The dish, plated tableside, consists of a whole pigeon leg with talon attached, where the flesh is pounded out and the leg is used as a casing for a hand-cut brunoise sausage of bacon, pigeon and foie gras. “As servers pour the sauce tableside, they’re talking about all the components of the dish and how the sauce was made,” says Bangerter. The duck press at Toronto’s Edulis restaurant is a special item for four people available on a by order basis, says chef/owner Michael Caballo. “The duck press method is all about the sauce; it’s the perfect canvas. The blood gives richness and thickens the sauce,” he says. Starting with a duck killed in a specific way to preserve the blood in the body, and aged to the restaurant’s specifications, the bones are cut up and placed in the press tableside, crushing the bones and

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extracting the blood and marrow. Chef Tobey Nemeth then starts the base of the sauce with a duck stock and an apple eau de vie with some shallots on a burner next to the table. As the duck stock is reducing, the duck blood and carcass juices go into the pan, which immediately starts to thicken. The sauce is adjusted with vinegar and some sweetness and, at the very end, a final whisking of foie gras is added. The tableside elements and understanding the nature of blood and its actions in a sauce can create challenges. “You can easily walk away and come back to a scorched sauce, because it will coagulate quickly,” says Caballo. Constant whisking is required, as well as straining through a fine strainer to remove the grainy bits that accumulate as the blood coagulates. “It doesn’t taste bloody like a puréed liver, or challenging or harsh. It’s more elegant,” says Caballo. “It’s simply a sense of richness, velvety and thick.” Caballo enjoys the traditional aspect of offering the duck press to select guests, adding flair to tableside presentation. “When you’re doing something like this, there’s a show to it and a sense of being connected to history and the ingredients,” he says.

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D E C O D I N G T H E D ATA

The beverage buying habits of consumers By Scott Stewart Whether it’s a soft drink, coffee, water, or a frosty glass of beer, beverages are a traditional staple with any restaurant meal. However, Canadians are ordering fewer and fewer drinks with their foodservice meals today. Last year, 80 per cent of commercial foodservice visits included a beverage; that number dropped to 79 per cent this year. That one point decline in incidence equates to 165 million fewer beverages (or a decline of three per cent) served in the Canadian foodservice market compared to last year. While a recent decline is evident in both quick service restaurants (QSRs) and full service restaurants (FSRs), the long-term beverage struggles have been driven by the FSR segment. Since 2010, QSRs have actually increased its beverage servings by 165 million annually; in that same time period, FSRs lost 95 million servings. What, then, are the problem areas for beverages in FSR? More importantly, what can be done to reverse these trends? Compared to 2010, declines in FSR drink purchases have been led by the some of the most popular beverages: alcohol saw 17 million fewer servings; 59 million fewer cups of coffee were bought; and carbonated soft drinks dropped by 39 million servings. The only top-five beverage to grow was tap water, which increased by 17 million servings since 2010. For the FSR operator, losing top beverage servings is a challenge; one made more difficult when those consumers are shifting to an alternative without revenue. There may be hope for FSR beverage servings, though. Outside of the leading drink options, gains are evident among less common options: bottled flat water is up 17 million servings; frozen slush soft drinks rose 4 million; and cold smoothies jumped by 6 million servings compared to 2010.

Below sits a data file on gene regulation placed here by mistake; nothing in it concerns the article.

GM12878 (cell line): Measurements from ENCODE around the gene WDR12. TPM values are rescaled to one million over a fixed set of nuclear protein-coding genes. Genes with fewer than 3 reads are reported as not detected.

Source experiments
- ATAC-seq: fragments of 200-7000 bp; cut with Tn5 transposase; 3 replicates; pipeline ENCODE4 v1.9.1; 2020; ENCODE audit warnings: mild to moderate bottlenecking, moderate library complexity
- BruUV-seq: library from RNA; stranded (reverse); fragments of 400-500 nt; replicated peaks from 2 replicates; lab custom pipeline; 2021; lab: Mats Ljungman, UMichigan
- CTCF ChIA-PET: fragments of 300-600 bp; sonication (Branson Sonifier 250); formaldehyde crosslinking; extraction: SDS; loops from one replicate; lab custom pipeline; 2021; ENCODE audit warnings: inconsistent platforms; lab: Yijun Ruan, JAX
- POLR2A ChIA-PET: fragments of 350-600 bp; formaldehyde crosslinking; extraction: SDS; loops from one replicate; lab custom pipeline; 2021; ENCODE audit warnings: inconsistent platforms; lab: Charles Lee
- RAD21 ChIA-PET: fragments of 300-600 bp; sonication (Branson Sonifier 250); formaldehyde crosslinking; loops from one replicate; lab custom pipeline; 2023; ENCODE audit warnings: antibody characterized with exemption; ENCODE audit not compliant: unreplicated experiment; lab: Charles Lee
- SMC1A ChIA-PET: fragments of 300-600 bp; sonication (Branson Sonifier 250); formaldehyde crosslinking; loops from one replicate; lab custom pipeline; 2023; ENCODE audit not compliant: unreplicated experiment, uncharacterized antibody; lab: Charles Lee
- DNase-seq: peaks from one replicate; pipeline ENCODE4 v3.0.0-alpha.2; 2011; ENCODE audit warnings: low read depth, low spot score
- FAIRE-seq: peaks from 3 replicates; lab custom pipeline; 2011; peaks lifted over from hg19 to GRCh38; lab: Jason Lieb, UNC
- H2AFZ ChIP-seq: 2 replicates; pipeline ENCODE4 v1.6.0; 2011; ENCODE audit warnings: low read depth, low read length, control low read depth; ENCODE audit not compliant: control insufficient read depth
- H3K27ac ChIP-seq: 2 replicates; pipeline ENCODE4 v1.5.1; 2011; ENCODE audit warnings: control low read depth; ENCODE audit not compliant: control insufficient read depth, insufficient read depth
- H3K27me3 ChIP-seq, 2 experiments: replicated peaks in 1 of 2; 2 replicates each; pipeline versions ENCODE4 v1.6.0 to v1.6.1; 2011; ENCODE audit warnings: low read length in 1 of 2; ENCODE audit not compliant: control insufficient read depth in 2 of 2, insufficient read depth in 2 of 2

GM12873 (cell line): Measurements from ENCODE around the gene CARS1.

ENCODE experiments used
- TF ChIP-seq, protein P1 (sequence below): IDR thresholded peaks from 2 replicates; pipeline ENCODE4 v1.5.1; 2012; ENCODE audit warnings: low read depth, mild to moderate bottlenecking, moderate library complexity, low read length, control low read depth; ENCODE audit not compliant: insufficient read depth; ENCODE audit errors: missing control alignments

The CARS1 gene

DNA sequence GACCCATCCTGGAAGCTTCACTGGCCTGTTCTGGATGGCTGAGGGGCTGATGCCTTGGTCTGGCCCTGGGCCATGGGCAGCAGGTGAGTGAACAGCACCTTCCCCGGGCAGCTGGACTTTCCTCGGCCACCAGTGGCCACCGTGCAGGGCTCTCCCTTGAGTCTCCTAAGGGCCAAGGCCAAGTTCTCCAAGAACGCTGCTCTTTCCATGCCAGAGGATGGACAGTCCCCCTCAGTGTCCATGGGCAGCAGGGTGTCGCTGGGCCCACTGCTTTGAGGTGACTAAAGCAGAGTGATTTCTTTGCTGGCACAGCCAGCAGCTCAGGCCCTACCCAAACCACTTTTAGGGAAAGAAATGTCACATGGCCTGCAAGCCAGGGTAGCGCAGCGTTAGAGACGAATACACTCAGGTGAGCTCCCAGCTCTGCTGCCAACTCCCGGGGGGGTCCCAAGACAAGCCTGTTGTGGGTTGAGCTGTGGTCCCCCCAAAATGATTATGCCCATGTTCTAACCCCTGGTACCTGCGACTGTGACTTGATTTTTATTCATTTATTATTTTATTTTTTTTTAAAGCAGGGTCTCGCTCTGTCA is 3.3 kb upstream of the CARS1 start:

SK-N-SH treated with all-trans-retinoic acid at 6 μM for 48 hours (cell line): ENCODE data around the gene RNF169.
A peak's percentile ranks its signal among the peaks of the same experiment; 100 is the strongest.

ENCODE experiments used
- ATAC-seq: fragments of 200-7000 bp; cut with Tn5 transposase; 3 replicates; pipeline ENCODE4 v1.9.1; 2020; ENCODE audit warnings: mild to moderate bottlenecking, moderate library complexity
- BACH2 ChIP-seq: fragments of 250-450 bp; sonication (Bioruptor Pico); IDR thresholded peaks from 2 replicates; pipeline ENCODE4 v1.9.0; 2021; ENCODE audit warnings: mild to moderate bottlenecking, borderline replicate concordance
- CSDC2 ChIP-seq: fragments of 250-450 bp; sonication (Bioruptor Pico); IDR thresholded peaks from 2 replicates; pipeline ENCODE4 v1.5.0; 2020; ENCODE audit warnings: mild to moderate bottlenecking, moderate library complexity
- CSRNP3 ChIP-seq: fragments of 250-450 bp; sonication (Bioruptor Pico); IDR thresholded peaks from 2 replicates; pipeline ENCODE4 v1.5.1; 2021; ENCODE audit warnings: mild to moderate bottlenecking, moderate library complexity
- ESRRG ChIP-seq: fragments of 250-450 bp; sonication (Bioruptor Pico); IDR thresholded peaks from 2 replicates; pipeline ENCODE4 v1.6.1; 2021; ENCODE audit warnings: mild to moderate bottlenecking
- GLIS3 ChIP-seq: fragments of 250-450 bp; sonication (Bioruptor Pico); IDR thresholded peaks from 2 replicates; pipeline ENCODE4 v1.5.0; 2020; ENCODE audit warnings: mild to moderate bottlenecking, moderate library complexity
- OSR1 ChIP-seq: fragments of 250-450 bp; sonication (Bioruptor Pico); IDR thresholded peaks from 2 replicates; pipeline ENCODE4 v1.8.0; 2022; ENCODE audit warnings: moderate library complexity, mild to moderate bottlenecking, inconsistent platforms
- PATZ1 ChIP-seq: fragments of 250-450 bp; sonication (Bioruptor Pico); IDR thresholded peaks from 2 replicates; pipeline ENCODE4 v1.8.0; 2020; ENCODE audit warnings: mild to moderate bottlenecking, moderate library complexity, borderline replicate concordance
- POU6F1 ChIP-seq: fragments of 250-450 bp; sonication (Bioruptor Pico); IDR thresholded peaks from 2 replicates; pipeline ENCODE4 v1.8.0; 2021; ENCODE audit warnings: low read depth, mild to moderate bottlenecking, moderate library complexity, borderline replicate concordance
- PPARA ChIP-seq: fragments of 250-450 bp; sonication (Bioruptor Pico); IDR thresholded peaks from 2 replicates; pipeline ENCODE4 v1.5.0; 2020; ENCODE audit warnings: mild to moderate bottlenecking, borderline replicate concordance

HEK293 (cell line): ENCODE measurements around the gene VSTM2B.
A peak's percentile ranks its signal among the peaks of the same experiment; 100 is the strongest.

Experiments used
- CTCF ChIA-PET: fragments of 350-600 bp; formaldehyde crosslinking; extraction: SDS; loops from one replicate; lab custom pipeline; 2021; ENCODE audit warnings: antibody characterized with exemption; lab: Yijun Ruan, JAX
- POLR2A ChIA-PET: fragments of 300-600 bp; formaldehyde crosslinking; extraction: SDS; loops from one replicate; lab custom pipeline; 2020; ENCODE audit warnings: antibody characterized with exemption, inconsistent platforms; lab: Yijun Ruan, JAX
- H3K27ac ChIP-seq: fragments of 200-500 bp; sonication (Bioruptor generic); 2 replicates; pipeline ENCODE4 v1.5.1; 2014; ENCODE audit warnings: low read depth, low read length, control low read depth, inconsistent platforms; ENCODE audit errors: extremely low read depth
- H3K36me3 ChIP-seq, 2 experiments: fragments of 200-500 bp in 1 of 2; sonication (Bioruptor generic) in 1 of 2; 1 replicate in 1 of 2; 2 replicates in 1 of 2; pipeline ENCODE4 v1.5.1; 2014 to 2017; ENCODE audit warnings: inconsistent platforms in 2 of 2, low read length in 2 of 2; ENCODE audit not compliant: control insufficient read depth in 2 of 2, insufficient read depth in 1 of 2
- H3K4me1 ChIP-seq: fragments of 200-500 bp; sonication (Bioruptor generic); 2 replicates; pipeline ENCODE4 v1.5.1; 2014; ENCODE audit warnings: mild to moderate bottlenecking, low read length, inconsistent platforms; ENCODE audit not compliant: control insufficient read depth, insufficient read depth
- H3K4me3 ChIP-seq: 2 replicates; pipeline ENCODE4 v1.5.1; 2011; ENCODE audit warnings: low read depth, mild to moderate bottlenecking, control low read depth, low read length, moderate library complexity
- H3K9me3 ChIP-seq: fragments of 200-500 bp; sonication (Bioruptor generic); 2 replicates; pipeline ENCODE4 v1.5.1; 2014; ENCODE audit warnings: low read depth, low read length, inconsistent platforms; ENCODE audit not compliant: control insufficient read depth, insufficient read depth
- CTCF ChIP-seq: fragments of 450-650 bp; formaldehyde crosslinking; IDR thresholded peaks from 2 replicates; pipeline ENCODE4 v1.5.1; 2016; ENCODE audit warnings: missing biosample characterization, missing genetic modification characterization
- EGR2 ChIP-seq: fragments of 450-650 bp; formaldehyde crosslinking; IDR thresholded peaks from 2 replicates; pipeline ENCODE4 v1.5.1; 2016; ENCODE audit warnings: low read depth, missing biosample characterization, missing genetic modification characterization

Spotting a trend These emerging beverages mirror the trends observed in QSRs over the same time period. With recent launches of frozen slush soft drinks and smoothies from leading QSR operators, this segment appears to be a driver of new beverage trends. As a result, FSR operators have an opportunity to learn from these trends and offer consumers higher quality versions of the QSR items. Beyond these three emerging beverages, some drinks have seen large growth in QSRs, but have not yet translated into success. Hot specialty coffee has gained 54 million servings in QSRs since 2010, but only two million in FSRs. Cold coffee increased by 43 million since 2010 in QSRs, and has yet to truly break into the FSR market. Hot chocolate has grown by 18 million servings in QSRs, up 11 million over last year alone. These beverages highlight opportunities for FSRs to capitalize on QSR trends, and move away from dependence on the leading beverage options like alcohol and CSDs.

A recipe for success Not only is it important to anticipate FSR beverage trends by observing QSR successes, but it is also useful to uncover consistent traits in successful beverages and build on these findings. Looking at recent successes in the market, top operators launched products that were twists on the familiar. Frozen slush soft drinks and cold smoothies offer familiar flavours to consumers in a new and exciting format. Specialty coffee, both hot and cold, grew substantially in QSRs by taking the well-known flavour of coffee and offering it in interesting new formats. By using this approach, FSR operators can begin offering their own unique beverage options, ensuring it’s rooted it in a familiar flavour or format, while still providing excitement to the consumer experience. Scott Stewart is an account manager, Foodservice Canada for The NPD Group, which has more than 25 years of experience providing consumer-based market information to the foodservice industry. For more information, visit www.npd.com or contact him at scott.stewart@npd.com.